SARATOGA SPRINGS — A first wave of vaccine mandates for health care workers landed in New York this week. Saratoga Hospital reported a higher percent of vaccinated employees than most other hospitals across the state, yet still stands to lose dozens of employees.
“We have about 3,100 staff members across our institution. We had about 150 staff who did not want to get vaccinated, for various reasons, and about half of that number received medical or religious exemption,” said Saratoga Hospital President and CEO Angelo Calbone. “We also have a number of employees who are on medical leave – nothing related to COVID or the vaccine. At the end of this process, it looks like we’re going to lose about 60 staff members who departed the organization due to the
Some of those 60 employees have chosen to leave the organization, while others who have not met the vaccine requirement are being placed on unpaid leave for a 90-day period, after which their status will be re-evaluated.
Statewide, there are just over 519,000 total staff in hospitals, and 347,217 direct care/patient-facing staff. Health care workers at hospitals and nursing homes were required to be vaccinated against COVID-19 with a first dose received by this past Monday, Sept. 27.
As of this week, 92.3% of all staff and 93.3% of direct care staff have received at least one dose, with an average of 87% of hospital workers having completed the vaccine series, according to the state Department of Health. The latter numbers are up from 77% of hospital workers being fully vaccinated on Aug. 24, shortly after then-Gov. Andrew Cuomo announced the Sept. 27 mandate.
Of the 10 state-defined regions, the Capital Region shows the highest percentage of hospital workers fully vaccinated – at an average of 94% – with Saratoga and Albany county workers topping the list, each at 95%. Schenectady County hospital workers reported a 94% completion rate, and Warren County hospital workers at 92%. By comparison, several different hospitals across the state reported staff figures in the 70-79% range.
A Shortage of Workers
Facilities across the country have been warning about a shortage of health care workers.
“Health care by nature, in my opinion, really draws a wonderful group of people. Our staff have been doing amazing work and taking care of our community, but they’re getting tired,” Calbone said.
“We’re in the midst of the worse staffing crisis I’ve experienced in my nearly 40-year career. I’ve never seen anything like it. We have staffing shortages across every category, and it is putting great pressure on the health care industry. You can talk to any hospital in the region, and they will tell you the same thing. At the same time, we’re seeing an unprecedented volume of patients. They’re doing great work, but I am worried about them, they’re getting tired,” Calbone said, adding that the hospital actively contacted past employees who might be interested in returning, asked volunteers to step back in, and re-allocated management staff with clinical skills back into clinical roles. “We’re trying just about anything that makes sense and can help out our staff. And we’re looking for anything the state can do to help out.”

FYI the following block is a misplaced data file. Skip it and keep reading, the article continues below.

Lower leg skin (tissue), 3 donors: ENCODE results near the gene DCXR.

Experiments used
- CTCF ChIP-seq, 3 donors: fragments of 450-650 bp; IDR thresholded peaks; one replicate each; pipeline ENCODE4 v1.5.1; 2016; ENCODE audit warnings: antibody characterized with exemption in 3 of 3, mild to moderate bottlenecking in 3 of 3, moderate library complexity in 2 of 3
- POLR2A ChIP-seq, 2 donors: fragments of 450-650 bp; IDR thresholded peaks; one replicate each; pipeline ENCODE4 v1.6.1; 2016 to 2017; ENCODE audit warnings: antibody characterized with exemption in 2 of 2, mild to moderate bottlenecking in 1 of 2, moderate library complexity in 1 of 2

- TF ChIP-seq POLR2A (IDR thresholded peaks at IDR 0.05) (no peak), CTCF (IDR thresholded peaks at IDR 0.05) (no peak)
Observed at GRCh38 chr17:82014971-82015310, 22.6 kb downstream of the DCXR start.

Addressing possible staffing shortages across the state, Gov. Kathy Hochul this week announced a plan that includes potentially signing an executive order to declare a state of emergency that allows qualified health care professionals licensed in other states or countries, recent graduates, retired and formerly practicing health care professionals to practice in New York State. Another possible option is the deployment of medically trained National Guard members, as well as exploring ways to expedite visa requests for medical professionals.
Vaccine Mandates and Legal Challenges
A handful of lawsuits have been filed in N.Y. challenging the mandate. Some are based on First Amendment rights to practice religion, others seeking potential exemptions for things such as natural immunity, said Leslie Silva, partner at Tully Rinckey attorney law firm in Albany.
From the employer’s perspective, Silva said, “if there is no valid exemption, you haven’t been vaccinated and it is a requirement of your job – especially as a health care worker – your employer can fire you and that’s it. No compensation. As far as unpaid leave, you’re not collecting anything there either. What you’re getting is a promise that your job will be there.” Saratoga Hospital has chosen the latter route.
In addition to the active mandate calling on healthcare workers in hospitals and nursing homes to receive the COVID-19 vaccine, healthcare employees who work in adult care, home care, and hospice facilities have until Oct. 7 to receive their first shot.
Calbone said what has been most surprising since the start of the pandemic is an unwillingness by some people to accept the reality of COVID-19.
“Accepting the seriousness of the reality of this disease, related to masking, and then as the vaccine has rolled out, the resistance to the vaccine. Quite honestly a year ago we all assumed when the vaccine was available people would celebrate and universally step forward to get the vaccine,” he said. “I’ve been disappointed and surprised, but it’s the reality we’re in and we’re working hard to take care of people as they need to be taken care of.”